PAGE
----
The other night I found myself transfixed by an episode of Law and Order. Actually, I wasn't truly transfixed; I was so awash in torpor that I could scarcely raise the remote control. Actually, I wasn't awash in torpor; I was immobilized by the hypnotic rhythmic bobble of Sam Waterston's head. But that's not important right now.
What's important is that I was watching Law and Order, an episode called "Scrambled." The episode opens with a woman lying conscious on a gurney, husband smoothing back her sweat-dampened hair, while an off-screen doctor's voice counts, "11...12...13...your ovaries are nice and supple."
The husband is then instructed to go "do his part" "There are magazines," the doctor kindly informs him, then returns to his delicate ovum-plucking.
We soon learn that in this elite fertility clinic, an embryologist has been killed by an intruder who has invaded the lab, conked her on the head with a tank of liquid nitrogen, and emptied a bunch of frozen embryos into the stainless steel sink.
Hilarity subsequently ensues.
As the minutes passed and the case unfolded, I found myself getting more and more incensed. I get so angry when I see the inaccuracies that riddle any dramatic treatment of infertility. This episode alone included the following egregious errors:
- Lieutenant Van Buren confides that her sister pursued fertility treatment. Detective Curtis, who is opposed to assisted reproduction, suggests, "Maybe she just wasn't meant to have a baby." Van Buren does not seize the nearest blunt instrument and cave in the side of his skull with a single powerhouse blow.
- The husband of the patient in the opening scene is lovingly soothing her instead of a) chewing his fingernails past the bloody quick; b) loudly and self-importantly fielding business calls on his cell phone in the waiting room; or c) worrying aloud about whether he'll be able to achieve erection and orgasm on demand.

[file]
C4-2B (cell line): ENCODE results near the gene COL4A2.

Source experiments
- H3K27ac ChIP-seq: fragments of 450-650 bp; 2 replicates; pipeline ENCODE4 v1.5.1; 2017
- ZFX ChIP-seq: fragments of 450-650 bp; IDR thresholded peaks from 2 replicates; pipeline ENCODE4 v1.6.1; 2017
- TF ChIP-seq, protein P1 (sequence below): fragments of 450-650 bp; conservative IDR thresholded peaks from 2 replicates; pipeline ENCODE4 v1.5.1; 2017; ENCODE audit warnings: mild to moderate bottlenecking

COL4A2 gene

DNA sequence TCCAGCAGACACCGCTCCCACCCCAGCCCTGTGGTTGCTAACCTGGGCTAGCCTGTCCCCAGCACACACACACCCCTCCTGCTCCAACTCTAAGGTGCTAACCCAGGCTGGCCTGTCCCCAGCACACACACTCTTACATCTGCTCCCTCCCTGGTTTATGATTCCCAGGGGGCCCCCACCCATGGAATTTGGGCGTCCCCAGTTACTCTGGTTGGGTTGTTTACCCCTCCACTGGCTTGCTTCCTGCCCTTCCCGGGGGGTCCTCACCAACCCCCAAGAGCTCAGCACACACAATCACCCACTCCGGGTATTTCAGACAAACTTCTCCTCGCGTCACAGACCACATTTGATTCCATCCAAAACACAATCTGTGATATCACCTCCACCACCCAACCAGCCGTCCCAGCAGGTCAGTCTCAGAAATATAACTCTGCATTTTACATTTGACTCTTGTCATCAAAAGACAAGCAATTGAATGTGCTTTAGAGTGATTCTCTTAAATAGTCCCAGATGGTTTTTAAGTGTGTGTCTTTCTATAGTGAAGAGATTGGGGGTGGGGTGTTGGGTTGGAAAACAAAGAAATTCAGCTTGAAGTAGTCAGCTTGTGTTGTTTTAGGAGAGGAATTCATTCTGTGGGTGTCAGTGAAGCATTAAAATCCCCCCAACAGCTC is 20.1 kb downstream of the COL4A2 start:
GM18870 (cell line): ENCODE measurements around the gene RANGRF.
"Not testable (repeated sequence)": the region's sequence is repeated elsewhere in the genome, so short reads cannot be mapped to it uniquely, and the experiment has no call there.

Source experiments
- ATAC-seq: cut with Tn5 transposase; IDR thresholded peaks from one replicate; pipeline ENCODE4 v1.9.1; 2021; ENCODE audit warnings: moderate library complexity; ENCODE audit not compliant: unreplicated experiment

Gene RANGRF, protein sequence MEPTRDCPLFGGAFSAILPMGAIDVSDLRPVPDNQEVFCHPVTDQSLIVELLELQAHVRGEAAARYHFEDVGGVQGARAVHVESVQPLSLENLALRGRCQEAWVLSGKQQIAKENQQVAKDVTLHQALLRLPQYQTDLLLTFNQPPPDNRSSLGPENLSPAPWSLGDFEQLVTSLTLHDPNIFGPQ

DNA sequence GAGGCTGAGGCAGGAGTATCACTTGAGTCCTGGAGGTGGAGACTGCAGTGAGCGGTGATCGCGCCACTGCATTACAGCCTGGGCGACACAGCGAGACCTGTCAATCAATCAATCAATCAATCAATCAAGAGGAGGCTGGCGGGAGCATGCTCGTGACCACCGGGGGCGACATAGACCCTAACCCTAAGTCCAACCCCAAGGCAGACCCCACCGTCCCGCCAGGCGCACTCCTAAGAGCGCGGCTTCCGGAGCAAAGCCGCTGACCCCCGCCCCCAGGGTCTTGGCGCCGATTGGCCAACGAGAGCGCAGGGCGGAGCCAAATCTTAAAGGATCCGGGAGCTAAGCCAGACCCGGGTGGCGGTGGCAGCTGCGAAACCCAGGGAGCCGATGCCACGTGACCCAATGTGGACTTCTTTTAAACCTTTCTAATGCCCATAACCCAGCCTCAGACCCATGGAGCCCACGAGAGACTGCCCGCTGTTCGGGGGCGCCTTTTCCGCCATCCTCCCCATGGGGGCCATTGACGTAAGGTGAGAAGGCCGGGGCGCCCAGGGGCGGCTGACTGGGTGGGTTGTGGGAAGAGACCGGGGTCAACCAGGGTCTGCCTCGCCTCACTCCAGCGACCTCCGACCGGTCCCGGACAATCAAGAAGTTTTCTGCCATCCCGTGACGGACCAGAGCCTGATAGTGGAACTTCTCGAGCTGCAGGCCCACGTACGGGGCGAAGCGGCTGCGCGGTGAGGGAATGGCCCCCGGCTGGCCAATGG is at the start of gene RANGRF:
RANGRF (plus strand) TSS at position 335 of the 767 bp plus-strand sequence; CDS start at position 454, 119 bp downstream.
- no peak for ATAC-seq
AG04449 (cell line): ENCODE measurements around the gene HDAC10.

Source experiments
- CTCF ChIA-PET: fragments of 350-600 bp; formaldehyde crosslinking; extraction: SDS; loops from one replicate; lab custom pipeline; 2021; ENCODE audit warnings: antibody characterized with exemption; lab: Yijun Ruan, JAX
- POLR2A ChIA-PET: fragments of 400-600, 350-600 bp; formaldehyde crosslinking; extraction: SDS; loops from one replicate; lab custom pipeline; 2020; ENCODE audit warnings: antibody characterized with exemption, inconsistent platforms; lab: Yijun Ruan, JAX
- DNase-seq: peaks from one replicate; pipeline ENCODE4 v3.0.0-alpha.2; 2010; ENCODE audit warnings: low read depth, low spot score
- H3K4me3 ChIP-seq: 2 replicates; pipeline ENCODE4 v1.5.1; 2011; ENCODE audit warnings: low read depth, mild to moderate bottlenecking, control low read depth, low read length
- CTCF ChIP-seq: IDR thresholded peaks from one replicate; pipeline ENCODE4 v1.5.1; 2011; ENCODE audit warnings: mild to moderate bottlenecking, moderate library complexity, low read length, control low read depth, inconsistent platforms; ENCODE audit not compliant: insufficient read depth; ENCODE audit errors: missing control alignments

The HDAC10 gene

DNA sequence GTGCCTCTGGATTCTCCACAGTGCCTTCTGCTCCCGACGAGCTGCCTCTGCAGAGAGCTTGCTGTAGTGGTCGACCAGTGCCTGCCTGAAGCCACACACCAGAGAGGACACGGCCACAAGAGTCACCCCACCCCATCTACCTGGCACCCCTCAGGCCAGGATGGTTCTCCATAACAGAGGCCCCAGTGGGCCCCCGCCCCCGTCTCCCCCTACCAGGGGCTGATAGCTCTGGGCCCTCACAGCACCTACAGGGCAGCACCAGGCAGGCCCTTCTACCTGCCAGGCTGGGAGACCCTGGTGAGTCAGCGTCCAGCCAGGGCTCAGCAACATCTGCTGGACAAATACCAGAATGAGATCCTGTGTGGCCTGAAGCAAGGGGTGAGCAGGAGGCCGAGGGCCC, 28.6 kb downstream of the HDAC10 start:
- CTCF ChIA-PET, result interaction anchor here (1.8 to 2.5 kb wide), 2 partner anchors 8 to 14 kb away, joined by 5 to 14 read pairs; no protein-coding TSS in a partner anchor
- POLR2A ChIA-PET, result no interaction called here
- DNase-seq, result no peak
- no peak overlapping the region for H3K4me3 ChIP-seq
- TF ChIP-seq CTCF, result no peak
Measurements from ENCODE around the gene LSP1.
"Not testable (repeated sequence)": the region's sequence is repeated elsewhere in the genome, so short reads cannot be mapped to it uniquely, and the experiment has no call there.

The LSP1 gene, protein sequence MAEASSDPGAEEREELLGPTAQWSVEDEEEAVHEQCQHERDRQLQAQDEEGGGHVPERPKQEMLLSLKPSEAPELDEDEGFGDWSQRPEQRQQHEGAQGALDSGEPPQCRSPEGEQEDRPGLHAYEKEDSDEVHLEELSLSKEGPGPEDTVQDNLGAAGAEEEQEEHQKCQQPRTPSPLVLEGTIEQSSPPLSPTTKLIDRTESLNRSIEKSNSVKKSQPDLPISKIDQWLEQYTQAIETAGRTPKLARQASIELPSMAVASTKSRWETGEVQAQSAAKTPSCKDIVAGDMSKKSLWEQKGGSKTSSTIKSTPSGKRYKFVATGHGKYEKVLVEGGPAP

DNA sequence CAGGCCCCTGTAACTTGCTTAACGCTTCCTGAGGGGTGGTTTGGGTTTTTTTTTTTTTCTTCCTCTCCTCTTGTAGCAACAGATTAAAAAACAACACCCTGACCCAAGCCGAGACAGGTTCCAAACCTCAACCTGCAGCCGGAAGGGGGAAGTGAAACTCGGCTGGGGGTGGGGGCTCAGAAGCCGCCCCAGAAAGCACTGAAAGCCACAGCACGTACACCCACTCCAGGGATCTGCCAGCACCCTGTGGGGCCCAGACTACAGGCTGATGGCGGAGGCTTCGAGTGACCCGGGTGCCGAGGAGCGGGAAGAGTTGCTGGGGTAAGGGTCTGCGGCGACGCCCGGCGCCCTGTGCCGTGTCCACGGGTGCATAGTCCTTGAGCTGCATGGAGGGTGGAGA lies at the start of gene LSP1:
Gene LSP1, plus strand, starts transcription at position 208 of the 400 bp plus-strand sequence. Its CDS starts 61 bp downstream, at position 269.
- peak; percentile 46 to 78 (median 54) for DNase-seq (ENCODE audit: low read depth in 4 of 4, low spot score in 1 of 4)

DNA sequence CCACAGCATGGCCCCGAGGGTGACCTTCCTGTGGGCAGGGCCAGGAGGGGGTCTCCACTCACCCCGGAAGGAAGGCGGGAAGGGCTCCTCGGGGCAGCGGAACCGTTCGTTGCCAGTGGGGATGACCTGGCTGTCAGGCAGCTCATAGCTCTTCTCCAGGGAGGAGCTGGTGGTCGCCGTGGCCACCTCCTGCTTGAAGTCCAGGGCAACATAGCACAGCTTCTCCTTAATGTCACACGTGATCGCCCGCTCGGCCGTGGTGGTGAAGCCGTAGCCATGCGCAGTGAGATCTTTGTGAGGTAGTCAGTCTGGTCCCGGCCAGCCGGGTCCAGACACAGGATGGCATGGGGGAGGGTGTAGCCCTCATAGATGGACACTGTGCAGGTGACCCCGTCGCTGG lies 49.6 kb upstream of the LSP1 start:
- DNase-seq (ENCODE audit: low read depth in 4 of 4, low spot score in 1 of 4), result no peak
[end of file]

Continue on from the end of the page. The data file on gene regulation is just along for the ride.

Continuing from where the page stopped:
The patient is a) fully conscious; b) entirely lucid; c) in no apparent discomfort; and d) not raving deliriously about the desperate crush she has on the doctor who is, even now, perforating her vagina with dozens of tiny needle holes.
- The receptionist at the top-tier fertility clinic is warm and friendly, with a comforting motherly air. One gets the distinct impression that she returns calls promptly and passes messages on accurately.
- A couple have a daughter as the result of IVF. Nine years after her birth, they appear to have recovered entirely from the emotional and financial strain.
- Briscoe works with grim determination to ejaculate into a cup. Because Jerry Orbach is a consummate actor, his penis is convincing, responding to his panicked manual blandishments with realistic sluggishness, but the cup is marked with measurements in hectares instead of the more conventional mL/cc.
Additionally, the room in which he is sequestered includes no toilet.
I don't know about you, but I demand more realism from my courtroom dramas.